The magnitude of human suffering in Haiti – approaching 200,000 deaths and millions struggling to survive – is exponentially more painful because it resulted just as much from an unpredictable natural disaster as from a host of preventable failures – from domestic urban planning to international development assistance. Like the lack of support for condom and clean needle programs that follows in a tragic increase of HIV transmission, the lack of support for smart development assistance – enforcing building codes, stopping rampant deforestation, alleviating urban poverty – has contributed to this present crisis. In fact, according to the US Geological Survey, “the loss of life from earthquakes is typically 10 times higher in developing countries than the West and the damage can be up to 100 times worse.” (Read more here about the human errors that made this natural disaster so much more fatal.)
And so just like AIDS interventions have thankfully moved beyond emergency medical care and treatment into harm reduction strategies, a parallel effort is needed to improve infrastructure in natural-disaster-prone, poorer nations like Haiti. We cannot control the weather but we can build stronger, safer, smarter buildings. We can institute urban planning policies that keep all citizens economically safe and physically out of harms way.
Trying to force people to stop risky behavior has been tried for eons and failed for eons, because it is as impossible as trying to stop the earth’s plates from shifting. Though we should continue to work tirelessly to find ways to prevent both illness and natural disasters, sometimes it’s just (if not more) as worth our while to find ways to mitigate harm from the inevitable challenges ahead.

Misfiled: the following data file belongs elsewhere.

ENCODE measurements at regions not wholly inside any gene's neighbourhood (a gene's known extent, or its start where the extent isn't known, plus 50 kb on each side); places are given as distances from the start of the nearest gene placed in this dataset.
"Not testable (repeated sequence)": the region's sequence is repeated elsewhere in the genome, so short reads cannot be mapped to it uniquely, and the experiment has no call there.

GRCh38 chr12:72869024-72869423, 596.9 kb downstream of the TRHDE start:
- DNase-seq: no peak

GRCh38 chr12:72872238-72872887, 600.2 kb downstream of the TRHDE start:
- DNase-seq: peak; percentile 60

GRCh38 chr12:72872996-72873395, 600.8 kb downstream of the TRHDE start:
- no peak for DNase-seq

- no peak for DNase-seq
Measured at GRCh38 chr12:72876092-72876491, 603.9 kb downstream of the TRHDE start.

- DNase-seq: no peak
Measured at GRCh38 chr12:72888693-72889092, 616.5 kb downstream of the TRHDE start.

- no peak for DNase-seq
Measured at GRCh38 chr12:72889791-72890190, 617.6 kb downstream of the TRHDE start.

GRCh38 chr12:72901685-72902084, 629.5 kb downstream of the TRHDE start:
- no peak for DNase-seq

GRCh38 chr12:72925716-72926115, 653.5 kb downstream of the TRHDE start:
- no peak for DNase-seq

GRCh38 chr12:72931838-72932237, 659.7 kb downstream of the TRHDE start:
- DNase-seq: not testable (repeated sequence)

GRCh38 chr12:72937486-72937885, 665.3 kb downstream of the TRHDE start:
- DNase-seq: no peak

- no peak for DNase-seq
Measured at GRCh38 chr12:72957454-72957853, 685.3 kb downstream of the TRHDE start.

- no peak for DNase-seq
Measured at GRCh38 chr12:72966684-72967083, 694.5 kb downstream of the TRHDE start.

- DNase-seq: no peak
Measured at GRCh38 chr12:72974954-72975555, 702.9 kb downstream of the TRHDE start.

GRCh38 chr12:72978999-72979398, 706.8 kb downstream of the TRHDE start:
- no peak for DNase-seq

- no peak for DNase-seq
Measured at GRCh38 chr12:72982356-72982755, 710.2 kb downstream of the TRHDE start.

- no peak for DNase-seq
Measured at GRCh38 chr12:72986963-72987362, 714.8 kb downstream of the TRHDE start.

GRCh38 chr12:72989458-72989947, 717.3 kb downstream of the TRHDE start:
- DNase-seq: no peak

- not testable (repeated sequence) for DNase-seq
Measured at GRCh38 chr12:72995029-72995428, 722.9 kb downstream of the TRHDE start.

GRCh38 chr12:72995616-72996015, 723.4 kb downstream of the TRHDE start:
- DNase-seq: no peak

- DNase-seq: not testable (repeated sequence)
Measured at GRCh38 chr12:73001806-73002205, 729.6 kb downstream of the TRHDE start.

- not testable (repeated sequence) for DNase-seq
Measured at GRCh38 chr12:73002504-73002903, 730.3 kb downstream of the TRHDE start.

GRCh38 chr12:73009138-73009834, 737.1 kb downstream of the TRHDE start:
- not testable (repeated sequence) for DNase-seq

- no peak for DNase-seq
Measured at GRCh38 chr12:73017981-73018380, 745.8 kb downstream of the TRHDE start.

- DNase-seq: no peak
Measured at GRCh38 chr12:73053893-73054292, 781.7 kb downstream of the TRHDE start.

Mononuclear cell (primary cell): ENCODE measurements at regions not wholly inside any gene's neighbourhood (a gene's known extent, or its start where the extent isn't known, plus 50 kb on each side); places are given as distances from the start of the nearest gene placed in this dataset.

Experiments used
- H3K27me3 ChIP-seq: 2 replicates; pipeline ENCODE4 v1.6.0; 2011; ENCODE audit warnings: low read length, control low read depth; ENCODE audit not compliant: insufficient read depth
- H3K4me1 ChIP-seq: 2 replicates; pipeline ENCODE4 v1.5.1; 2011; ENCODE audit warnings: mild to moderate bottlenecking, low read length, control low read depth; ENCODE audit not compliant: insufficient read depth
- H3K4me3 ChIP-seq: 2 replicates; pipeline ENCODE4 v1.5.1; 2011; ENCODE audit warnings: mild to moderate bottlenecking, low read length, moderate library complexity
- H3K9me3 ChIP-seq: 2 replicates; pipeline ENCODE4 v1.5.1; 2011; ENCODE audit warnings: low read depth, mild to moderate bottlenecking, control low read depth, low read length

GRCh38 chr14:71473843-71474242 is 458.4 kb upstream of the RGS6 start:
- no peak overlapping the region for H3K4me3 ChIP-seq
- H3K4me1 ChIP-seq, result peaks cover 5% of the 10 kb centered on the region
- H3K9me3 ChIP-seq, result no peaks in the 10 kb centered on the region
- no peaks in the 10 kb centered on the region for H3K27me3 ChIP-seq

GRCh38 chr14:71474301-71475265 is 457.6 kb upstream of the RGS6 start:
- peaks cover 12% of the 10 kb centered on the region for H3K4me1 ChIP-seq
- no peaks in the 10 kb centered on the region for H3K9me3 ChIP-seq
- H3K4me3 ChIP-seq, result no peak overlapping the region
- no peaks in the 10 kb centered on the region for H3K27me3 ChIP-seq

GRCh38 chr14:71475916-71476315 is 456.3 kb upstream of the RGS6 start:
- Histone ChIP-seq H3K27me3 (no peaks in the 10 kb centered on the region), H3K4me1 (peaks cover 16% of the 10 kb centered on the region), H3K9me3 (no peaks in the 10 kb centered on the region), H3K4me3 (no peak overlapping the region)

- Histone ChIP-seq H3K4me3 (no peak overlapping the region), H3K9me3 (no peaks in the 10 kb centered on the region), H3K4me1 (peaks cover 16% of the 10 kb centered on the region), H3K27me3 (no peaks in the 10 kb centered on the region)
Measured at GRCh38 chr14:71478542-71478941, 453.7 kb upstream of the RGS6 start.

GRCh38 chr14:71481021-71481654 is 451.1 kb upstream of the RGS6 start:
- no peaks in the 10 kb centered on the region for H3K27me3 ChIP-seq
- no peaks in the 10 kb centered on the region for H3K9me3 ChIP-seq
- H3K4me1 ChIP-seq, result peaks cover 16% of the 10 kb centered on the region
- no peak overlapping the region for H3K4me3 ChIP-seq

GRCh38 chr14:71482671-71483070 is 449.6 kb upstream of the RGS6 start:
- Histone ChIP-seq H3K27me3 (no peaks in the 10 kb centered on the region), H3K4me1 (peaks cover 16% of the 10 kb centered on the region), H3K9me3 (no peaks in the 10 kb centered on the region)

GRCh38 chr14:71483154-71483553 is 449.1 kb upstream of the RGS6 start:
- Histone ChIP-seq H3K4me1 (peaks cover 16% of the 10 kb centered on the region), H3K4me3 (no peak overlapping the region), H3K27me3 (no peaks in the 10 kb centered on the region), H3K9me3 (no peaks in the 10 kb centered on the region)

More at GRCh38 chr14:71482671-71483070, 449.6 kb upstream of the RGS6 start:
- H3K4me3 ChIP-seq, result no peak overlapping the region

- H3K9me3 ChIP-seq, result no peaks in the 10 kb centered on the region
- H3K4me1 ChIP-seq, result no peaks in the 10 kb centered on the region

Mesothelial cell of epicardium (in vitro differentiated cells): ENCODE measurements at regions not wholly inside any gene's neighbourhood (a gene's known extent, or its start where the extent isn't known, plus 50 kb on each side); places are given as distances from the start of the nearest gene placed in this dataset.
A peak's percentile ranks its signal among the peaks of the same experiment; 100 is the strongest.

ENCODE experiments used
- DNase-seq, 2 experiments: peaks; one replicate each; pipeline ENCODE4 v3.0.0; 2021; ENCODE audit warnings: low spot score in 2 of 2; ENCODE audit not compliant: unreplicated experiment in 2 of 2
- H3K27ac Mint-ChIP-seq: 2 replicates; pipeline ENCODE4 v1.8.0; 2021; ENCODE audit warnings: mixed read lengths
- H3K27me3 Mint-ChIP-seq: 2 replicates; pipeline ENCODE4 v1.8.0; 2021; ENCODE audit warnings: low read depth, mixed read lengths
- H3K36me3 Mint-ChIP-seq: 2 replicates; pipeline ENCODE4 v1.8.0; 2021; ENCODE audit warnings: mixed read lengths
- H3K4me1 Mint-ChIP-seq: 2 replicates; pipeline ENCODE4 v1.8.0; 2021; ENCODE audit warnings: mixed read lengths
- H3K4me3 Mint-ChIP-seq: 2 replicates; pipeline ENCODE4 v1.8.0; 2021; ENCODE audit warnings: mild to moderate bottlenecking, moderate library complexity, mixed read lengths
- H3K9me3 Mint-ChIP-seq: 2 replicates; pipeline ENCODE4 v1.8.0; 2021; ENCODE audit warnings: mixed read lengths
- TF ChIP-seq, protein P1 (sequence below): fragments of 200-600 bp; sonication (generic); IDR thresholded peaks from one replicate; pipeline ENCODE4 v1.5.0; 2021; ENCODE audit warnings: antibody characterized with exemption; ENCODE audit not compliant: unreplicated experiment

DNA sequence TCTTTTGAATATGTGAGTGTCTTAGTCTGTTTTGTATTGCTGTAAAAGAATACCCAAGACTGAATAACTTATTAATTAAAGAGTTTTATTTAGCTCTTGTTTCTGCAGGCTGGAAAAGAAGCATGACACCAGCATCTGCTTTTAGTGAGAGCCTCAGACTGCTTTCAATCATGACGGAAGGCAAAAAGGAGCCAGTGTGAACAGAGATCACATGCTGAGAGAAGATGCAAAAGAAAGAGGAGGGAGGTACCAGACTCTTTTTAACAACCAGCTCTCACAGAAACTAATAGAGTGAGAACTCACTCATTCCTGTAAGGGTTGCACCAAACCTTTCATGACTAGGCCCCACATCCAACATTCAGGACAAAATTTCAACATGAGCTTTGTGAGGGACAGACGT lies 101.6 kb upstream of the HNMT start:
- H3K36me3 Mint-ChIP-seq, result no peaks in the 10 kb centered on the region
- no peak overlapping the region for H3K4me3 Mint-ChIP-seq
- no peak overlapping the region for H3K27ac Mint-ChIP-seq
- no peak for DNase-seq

My heart brakes, twisted in pause-mode, as I think about the pain and suffering this quake has and will continue to cause. Donating money is one important effort, and I implore you to donate now to Partners in Health (www.pih.org).
After taking moment for mourning and for giving, we must move forward and redirect our thoughts, discussions, and actions towards reducing the consequences of the next disaster. Whether engaging children as a HIV harm reduction strategy or implementing a building code system as a lifesaving aid intervention – neither may seem obvious at first, and so far, neither have been taken up enthusiastically enough by people with the resources to make it happen. But these are interventions dictated as necessary from the front-lines, where we should be listening for advice on how to intervene. I am confident at least that our new American administration, specifically State Department efforts under Secretary Clinton, is moving in this direction with a revised foreign aid system. USAID has immense resources, yet does not yet not have all the answers. You might. Do not hesitate to share them, and do not hesitate to eagerly embrace the reality, no matter how dark it may seem, that we cannot prevent the storms ahead. For all the damage we cannot avoid, intelligent and diligent harm reduction strategies will ensure that when they hit, we are ready.